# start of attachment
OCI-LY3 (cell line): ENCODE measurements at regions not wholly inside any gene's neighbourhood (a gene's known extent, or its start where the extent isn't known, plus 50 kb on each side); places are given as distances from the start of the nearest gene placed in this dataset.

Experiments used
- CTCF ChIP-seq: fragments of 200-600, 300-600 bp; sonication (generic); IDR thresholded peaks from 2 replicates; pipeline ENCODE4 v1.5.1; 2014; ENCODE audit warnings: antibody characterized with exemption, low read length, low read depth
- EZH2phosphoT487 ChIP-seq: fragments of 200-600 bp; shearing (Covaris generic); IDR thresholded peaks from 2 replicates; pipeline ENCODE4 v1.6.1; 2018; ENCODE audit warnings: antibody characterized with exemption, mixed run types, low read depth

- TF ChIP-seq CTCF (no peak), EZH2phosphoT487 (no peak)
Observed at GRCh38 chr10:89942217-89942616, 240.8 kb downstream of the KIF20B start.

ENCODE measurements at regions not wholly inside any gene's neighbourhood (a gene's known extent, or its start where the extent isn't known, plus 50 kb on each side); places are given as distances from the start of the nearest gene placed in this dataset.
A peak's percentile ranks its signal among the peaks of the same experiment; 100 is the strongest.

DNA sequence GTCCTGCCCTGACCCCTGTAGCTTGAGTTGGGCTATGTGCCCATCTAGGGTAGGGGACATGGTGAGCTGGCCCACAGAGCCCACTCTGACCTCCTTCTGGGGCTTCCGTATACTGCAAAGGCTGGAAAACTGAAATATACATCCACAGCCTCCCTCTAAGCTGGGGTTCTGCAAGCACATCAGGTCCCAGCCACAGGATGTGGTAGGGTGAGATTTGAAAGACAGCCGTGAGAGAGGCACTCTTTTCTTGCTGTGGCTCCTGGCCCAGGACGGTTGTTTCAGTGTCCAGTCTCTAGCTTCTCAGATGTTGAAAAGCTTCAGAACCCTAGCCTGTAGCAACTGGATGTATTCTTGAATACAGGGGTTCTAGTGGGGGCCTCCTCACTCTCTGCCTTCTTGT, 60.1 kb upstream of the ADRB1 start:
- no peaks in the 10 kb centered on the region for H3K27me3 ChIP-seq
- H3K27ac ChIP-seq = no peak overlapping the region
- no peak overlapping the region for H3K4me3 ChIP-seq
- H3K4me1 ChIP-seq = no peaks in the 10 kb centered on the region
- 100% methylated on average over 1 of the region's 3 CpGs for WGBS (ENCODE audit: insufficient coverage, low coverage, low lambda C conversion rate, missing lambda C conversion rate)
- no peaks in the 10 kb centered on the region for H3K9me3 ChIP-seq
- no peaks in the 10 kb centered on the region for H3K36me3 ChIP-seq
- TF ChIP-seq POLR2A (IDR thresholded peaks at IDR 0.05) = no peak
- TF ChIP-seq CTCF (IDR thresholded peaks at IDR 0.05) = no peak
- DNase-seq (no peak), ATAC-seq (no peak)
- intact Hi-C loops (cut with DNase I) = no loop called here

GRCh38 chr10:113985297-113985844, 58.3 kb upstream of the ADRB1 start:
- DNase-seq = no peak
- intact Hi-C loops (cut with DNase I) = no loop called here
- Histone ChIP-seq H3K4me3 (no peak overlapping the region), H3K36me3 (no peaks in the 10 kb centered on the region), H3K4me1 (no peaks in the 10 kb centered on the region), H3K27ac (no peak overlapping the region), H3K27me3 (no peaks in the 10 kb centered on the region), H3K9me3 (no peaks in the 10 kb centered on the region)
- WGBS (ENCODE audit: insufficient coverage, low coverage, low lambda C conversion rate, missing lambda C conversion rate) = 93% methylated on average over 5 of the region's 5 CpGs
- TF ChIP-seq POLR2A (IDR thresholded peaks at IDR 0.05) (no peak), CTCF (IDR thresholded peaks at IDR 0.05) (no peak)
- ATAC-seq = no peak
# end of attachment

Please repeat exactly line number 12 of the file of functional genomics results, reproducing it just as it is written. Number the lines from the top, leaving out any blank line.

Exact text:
- no peak overlapping the region for H3K4me3 ChIP-seq